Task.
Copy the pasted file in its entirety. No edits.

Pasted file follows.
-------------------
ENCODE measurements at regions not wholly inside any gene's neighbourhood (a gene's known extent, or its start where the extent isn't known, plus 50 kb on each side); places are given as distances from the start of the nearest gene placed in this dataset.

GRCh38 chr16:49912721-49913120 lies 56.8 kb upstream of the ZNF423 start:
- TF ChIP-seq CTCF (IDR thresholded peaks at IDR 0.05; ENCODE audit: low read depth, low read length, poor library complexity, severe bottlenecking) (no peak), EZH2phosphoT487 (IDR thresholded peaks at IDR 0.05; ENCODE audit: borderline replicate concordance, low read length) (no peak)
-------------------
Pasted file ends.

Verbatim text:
ENCODE measurements at regions not wholly inside any gene's neighbourhood (a gene's known extent, or its start where the extent isn't known, plus 50 kb on each side); places are given as distances from the start of the nearest gene placed in this dataset.

GRCh38 chr16:49912721-49913120 lies 56.8 kb upstream of the ZNF423 start:
- TF ChIP-seq CTCF (IDR thresholded peaks at IDR 0.05; ENCODE audit: low read depth, low read length, poor library complexity, severe bottlenecking) (no peak), EZH2phosphoT487 (IDR thresholded peaks at IDR 0.05; ENCODE audit: borderline replicate concordance, low read length) (no peak)